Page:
Housing benefit cuts leave families in central London without homes
February 17, 2012 Leave a comment
Housing benefit cuts are starting to have an effect on families who live in central London. Whilst a council officer recently declared that ‘to live in Westminster is a privilege, not a right’, primary schools are starting to see the disruption that these changes have brought about and there is a fear that this new cap will create ‘benefit ghettos’.
The housing benefit cuts were initiated by the government in order to save money, as well as growing public concern at the amount of tax payers’ money being spent on housing benefit. The cap will not affect those in council housing and will only affect houses in the private rental sector. Waiting lists for council flat and houses are already very long and such a measure will mean an even higher demand for such housing. Benefits for housing will be capped at £250 per week for a one-bedroom property and a £400 a week for a property with four or more bedrooms. However, such properties within this price range are impossible to find in Westminster.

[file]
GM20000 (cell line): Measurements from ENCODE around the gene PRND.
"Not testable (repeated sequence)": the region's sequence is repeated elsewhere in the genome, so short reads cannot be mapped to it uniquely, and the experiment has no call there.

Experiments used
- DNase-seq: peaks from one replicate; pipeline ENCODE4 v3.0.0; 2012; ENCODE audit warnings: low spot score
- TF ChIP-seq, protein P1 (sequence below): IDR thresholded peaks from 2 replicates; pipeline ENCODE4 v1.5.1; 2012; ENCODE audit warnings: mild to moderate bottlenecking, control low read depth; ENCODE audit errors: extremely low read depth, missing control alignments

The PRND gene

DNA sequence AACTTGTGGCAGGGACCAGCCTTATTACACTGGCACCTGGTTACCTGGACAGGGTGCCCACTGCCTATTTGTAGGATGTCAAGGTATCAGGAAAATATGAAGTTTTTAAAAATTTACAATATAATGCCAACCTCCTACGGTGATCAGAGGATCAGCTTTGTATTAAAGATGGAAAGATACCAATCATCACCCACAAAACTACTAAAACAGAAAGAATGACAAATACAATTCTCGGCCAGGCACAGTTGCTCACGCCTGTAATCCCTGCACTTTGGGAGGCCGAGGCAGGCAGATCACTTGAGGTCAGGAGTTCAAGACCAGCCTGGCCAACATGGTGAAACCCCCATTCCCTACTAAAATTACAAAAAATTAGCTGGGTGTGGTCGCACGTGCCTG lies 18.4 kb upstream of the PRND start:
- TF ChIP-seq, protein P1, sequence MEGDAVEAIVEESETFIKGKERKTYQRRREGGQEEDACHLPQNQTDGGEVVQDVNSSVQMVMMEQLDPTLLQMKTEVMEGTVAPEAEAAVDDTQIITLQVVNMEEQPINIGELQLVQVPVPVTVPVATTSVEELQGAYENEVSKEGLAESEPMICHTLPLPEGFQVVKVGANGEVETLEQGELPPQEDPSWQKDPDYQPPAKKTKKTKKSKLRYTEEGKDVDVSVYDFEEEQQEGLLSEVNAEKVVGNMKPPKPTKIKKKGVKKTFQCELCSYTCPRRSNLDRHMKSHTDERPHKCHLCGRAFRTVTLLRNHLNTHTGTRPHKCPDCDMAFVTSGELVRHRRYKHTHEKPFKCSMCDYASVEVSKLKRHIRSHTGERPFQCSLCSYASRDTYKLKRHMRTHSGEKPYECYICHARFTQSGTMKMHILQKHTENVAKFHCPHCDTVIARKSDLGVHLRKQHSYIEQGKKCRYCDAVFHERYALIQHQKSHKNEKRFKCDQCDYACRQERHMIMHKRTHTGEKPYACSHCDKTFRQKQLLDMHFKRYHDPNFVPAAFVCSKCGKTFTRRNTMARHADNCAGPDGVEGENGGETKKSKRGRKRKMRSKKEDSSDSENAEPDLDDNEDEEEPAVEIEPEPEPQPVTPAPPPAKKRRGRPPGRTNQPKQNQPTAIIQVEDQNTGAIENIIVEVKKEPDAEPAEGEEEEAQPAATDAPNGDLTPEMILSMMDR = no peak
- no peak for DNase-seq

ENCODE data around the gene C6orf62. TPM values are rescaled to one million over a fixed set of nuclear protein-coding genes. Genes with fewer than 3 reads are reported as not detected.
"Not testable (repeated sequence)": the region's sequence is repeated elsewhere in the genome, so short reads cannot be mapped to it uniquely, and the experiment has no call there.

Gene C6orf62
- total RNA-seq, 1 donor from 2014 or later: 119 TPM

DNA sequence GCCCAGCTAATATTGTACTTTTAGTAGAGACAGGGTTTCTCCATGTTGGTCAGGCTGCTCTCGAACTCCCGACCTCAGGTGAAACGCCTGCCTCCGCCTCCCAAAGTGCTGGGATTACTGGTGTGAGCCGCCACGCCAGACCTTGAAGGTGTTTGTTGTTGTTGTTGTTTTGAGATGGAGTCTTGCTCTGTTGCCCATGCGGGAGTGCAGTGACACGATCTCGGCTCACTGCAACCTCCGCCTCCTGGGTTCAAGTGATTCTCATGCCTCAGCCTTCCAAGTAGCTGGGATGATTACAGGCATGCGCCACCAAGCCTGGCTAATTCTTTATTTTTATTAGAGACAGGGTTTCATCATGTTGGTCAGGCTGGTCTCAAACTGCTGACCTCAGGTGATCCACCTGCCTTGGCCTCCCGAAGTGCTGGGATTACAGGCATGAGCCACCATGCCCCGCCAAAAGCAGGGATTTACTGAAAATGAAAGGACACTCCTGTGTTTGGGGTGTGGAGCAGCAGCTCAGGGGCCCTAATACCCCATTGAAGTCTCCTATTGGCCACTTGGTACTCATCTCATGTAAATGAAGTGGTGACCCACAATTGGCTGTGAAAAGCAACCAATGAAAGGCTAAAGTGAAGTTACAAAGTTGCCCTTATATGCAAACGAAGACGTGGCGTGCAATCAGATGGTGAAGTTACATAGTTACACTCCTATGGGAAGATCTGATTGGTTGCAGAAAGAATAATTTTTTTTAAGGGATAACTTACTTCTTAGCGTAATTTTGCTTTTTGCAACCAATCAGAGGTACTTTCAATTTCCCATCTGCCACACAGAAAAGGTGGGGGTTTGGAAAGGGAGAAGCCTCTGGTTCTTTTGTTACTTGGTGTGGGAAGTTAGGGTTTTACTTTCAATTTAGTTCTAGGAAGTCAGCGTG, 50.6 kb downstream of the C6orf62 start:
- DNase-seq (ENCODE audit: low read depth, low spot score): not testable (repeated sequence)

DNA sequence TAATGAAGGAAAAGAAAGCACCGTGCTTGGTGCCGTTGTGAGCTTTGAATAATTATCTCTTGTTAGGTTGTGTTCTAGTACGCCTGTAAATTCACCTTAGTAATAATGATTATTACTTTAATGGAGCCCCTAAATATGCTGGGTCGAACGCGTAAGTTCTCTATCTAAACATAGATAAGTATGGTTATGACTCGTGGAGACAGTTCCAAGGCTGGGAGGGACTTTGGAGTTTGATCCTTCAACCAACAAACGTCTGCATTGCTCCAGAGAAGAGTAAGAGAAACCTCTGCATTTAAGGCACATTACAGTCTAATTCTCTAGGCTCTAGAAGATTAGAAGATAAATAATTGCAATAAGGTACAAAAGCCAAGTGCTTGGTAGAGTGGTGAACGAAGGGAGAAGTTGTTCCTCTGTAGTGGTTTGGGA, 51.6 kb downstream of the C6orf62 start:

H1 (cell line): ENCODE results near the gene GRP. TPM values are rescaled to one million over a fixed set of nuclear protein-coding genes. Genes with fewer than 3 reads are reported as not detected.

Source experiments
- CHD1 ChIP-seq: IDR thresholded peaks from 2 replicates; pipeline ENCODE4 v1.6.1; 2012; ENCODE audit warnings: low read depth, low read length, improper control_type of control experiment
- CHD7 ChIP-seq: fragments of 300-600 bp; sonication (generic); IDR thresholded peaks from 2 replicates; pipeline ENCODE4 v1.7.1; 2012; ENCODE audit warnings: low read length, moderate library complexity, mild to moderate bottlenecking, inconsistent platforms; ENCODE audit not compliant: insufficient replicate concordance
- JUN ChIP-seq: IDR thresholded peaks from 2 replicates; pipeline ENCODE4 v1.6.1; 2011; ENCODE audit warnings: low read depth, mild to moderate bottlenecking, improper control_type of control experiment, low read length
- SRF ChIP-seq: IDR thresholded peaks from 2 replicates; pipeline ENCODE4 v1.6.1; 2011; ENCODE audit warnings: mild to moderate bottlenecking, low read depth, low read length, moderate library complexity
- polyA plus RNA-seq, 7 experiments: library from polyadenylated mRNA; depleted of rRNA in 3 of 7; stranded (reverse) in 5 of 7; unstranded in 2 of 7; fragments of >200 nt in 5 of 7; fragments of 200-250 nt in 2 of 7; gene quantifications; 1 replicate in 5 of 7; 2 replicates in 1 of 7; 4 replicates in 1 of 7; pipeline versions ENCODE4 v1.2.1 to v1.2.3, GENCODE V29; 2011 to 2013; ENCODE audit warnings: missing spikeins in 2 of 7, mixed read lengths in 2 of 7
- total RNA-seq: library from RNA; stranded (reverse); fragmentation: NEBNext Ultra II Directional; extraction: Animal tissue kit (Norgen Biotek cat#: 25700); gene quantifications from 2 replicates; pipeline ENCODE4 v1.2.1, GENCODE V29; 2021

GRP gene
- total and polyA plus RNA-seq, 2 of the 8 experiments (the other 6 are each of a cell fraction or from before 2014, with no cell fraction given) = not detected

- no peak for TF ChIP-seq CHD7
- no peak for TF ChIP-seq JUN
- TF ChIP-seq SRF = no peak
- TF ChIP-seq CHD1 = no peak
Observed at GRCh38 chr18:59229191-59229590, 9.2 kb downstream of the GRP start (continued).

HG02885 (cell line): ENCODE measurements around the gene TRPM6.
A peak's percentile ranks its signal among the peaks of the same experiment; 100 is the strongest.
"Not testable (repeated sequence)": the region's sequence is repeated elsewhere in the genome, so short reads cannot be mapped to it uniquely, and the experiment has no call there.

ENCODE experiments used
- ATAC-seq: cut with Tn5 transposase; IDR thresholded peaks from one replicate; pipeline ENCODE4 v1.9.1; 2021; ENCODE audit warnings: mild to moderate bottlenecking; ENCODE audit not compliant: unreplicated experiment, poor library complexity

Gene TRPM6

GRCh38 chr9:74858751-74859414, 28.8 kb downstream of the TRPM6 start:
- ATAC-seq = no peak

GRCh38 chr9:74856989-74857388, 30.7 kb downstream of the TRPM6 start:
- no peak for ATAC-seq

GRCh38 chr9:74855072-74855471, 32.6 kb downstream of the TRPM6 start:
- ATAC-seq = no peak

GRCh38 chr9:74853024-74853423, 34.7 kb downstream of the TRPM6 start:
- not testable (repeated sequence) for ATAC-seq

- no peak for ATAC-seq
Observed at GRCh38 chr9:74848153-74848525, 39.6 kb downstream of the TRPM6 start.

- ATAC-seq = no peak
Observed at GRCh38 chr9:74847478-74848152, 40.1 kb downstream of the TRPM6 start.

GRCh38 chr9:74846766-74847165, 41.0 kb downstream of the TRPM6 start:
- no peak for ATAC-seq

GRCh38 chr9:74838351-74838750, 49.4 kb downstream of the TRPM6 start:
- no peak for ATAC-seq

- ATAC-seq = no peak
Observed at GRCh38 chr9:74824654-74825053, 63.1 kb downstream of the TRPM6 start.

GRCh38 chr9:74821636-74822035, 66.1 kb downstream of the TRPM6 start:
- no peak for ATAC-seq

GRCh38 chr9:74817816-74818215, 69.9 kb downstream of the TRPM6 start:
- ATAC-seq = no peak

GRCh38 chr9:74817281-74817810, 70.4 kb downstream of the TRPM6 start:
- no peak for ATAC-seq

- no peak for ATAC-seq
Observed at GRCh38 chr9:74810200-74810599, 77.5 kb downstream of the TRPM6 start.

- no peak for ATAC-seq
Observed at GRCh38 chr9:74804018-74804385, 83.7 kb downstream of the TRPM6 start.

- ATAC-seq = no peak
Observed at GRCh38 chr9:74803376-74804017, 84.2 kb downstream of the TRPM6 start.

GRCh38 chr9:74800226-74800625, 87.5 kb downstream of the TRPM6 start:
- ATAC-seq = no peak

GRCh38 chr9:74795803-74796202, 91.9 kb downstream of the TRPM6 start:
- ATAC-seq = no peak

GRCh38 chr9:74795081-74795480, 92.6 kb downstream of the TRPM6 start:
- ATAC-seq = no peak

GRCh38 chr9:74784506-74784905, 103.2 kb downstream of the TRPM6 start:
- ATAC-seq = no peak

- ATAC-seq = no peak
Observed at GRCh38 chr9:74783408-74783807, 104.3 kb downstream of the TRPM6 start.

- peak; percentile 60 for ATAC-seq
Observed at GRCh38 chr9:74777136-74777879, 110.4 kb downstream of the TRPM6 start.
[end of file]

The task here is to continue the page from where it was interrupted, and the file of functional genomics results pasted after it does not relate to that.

It has been estimated that up to 43% of pupils in some schools in Westminster could be forced to move due to the housing benefit cuts and that 17% may need to move to other boroughs with more affordable housing. Teachers and school governors are trying their best to support these families and it has been noted that when families move quickly, it is hard to track down pupils and let their new school know about the pupils’ history, including any learning difficulties.
Many families who can no longer afford rent may have to resort to living in a B&B or a homeless shelter as there is no other alternative. The fear of this is that these families will have a hard time adjusting to this new budget and may try to compensate by saving on food or heating expenses.
Westminster estimates that this measure will save the borough up to £39m a year. They deny that the policy will create a ‘doughnut’ like in Paris, where the outskirts are where poorer people are forced to live.